Date: June 25, 2021Attorney: William S. Barrett, CEO

Over the past 23 years, I have participated in hundreds of dental and dental specialty practice transitions. At certain points during that time, there have been unique market conditions that drove practice valuations to higher levels while, at the same time, greatly increasing deal volume.

For example, in 2012, the United States approached a fiscal cliff, due in large part to George W. Bush’s expiring tax cuts. If Congress and President Obama failed to act, which it appeared they might, it would have led to the largest tax increase in decades. As this played out, I remember how feverish the market became. All around me, dentists were racing against the clock to close their transactions, fearful of an increase in the capital gains rate.

During that same time period in 2012, because of the additional fear that tax-favored gifting strategies would also be adversely impacted, there were many transactions occurring between dentists and their children who had followed in their footsteps. In the end, Congress and President Obama reached a last-minute compromise that avoided most of the issues that the dentists feared were inevitable – and the dental M&A market returned to normalcy.

If you fast forward to recent times, one trend driving transaction activity in the dental and dental specialty marketplace is the consolidation that’s occurring throughout the profession. We are seeing the rapid emergence of private equity-backed DSOs, which are becoming a greater percentage of the overall marketplace. As a result, practice values and sale prices have been driven higher because of the different valuation concepts used by private equity compared to traditional doctor to doctor transactions. Throwing gas on this already bright fire was the COVID-19 pandemic, which caused many doctors who were contemplating a future transition to rapidly accelerate their timetable to begin that process. Simply put, many older doctors were impacted not only by the stress of the pandemic but also by the daunting cost to create a “COVID safe” office and, when presented with a surprisingly high purchase offer, they decided that they did not want the continued burden of running their practices in the COVID and post-COVID world.

In addition to this, I believe a third factor is going to emerge in the second half of the year, leading to an unprecedented volume in M&A activity in the dental profession. Since the beginning of the COVID-19 pandemic, the federal government has been printing money at an unprecedented pace, including the $2.2 trillion CARES Act passed in March 2020, a $900 billion relief bill passed by the Trump Administration late last year, and President Biden’s $1.9 trillion American Rescue Act, passed in March of this year. On top of those, President Biden is currently floating a $2.65 trillion infrastructure bill to the American public. When you add up these extraordinary pieces of legislation, you get a potential total of $6.4 trillion of newly printed money by the federal government – in just over a year.

I believe that Congress will fiercely debate the American Rescue Plan. However, it will ultimately pass some version of the bill. Regardless of your politics, this will plunge the country deeper into debt, and there appears to be no plan to pay for any of it other than President Biden’s published plan to dramatically raise taxes. Moreover, the intensity of political debate will probably rise this summer, as politicians fight for, and against, such a complete overhaul of the tax system.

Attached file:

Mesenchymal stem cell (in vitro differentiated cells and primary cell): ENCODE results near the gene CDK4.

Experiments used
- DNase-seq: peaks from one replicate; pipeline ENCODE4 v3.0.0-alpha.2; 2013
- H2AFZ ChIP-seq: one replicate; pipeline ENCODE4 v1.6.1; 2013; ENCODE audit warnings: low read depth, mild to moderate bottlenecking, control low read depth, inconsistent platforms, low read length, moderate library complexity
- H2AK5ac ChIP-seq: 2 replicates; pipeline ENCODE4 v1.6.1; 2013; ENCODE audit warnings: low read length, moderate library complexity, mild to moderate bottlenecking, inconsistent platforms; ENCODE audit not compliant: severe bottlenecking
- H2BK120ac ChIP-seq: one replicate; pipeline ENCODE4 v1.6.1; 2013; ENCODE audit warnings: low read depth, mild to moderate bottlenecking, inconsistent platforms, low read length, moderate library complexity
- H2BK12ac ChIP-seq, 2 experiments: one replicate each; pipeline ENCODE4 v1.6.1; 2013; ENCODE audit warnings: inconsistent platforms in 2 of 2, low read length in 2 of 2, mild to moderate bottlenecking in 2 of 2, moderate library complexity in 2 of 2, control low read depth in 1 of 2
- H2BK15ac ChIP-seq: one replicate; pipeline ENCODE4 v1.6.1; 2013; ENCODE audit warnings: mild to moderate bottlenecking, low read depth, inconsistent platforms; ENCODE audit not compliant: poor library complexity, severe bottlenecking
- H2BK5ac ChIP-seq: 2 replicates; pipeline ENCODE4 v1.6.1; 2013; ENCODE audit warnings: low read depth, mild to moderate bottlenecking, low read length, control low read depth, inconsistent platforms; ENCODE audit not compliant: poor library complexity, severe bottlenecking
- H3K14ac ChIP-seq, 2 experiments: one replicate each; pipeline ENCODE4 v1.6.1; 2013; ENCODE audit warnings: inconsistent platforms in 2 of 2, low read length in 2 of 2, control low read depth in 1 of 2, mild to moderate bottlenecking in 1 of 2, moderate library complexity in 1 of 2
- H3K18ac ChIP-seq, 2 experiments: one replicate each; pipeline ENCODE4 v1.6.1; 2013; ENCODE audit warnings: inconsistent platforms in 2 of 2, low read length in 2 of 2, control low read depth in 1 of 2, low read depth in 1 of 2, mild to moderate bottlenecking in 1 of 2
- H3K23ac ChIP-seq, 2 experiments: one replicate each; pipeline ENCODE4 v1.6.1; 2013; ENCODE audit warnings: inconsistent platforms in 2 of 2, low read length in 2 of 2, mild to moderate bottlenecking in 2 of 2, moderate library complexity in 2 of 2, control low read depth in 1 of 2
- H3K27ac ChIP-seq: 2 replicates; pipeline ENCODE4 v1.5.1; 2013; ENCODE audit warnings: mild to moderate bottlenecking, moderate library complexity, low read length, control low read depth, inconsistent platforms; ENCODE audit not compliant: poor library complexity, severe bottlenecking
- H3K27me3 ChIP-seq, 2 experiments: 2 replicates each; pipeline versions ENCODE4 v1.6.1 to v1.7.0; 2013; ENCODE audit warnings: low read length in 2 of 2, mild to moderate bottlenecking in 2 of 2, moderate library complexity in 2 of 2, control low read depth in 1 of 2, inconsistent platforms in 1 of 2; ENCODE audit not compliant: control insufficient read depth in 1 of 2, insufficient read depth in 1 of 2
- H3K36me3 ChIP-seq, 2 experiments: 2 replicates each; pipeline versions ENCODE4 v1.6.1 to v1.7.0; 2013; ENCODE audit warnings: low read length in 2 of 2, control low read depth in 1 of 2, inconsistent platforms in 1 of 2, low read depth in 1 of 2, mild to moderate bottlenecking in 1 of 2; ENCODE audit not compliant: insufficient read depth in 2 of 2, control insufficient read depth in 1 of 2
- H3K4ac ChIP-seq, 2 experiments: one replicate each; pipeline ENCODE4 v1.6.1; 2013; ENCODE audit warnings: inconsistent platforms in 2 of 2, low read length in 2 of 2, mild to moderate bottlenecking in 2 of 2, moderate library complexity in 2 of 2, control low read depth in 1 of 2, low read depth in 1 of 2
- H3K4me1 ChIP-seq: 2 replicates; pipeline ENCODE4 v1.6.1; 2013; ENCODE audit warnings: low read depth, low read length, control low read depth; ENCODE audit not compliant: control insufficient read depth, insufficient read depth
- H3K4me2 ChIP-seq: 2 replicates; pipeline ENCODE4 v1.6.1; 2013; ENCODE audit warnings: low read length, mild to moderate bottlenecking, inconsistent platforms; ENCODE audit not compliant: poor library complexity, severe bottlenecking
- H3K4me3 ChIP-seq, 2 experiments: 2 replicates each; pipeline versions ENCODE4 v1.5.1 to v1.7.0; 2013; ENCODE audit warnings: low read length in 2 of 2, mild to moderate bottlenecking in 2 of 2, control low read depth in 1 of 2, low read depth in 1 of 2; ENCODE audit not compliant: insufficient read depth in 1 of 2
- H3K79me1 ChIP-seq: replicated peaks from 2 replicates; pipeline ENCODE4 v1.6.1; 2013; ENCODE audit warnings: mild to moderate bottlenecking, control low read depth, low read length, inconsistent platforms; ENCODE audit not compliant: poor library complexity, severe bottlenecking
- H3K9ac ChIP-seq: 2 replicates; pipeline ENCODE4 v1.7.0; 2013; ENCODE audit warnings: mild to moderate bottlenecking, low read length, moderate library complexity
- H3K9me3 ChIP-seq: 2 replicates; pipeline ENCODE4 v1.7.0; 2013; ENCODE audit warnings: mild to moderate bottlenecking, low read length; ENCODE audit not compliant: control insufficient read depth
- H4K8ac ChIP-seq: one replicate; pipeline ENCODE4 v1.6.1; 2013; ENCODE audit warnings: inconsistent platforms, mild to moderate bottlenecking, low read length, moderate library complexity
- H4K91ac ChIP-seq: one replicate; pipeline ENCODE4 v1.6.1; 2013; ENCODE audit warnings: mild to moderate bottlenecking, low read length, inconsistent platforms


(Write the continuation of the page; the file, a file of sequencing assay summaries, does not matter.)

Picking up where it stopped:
If you’re a dentist who is contemplating a practice transition, it’s important to recognize that a material increase in the capital gains rate is a likely outcome from this debate, and that this rate change will have significant adverse tax consequences if you sell a practice after December 31, 2021 (the President’s plan calls for making this increase retroactive in 2021, but most experts do not believe he has the support for such a drastic measure, however it is not beyond the realm of possibility that it could happen).

The current proposal calls for any person or family with a combined income of $1 million or more to pay 39.6% tax on any capital gain (as well as on ordinary income) plus the 3.8% Obamacare tax, resulting in an enormous 43.4% tax. Many in the tax profession believe it might be difficult for the President to gain the support of every single Democrat, which he will need in order to pass this huge tax increase, however the same experts I speak with are confident that there will be an across-the-board increase in the long-term capital gains rate from its current 20% to something in the neighborhood of 30%. While nobody has a crystal ball, when you reflect on the recent spending, and the fact that the country was already massively in debt with an operating deficit, I think we can all agree that our taxes cannot stay the same and they certainly will not decrease. The only option is for all taxes to increase to pay for the new spending.

I can say with relative confidence, based on my experience in dental and dental specialty transactions, that this perfect storm of conditions will lead to unprecedented dental M&A activity, beginning this summer and accelerating as the year goes on. My advice to you is this: If you have any thoughts about listing your practice, or considering a transition, is that you should start the process immediately. Waiting will only handcuff you, as this year’s market will eventually reach a fevered pitch, and anyone who starts too late will struggle, and probably fail to finish their transaction before the year is out. For those of you looking to grow through making acquisitions, I recommend you speak with your banker, line up capital, and be ready to strike at an opportunity with a motivated seller who is racing against the tax clock.

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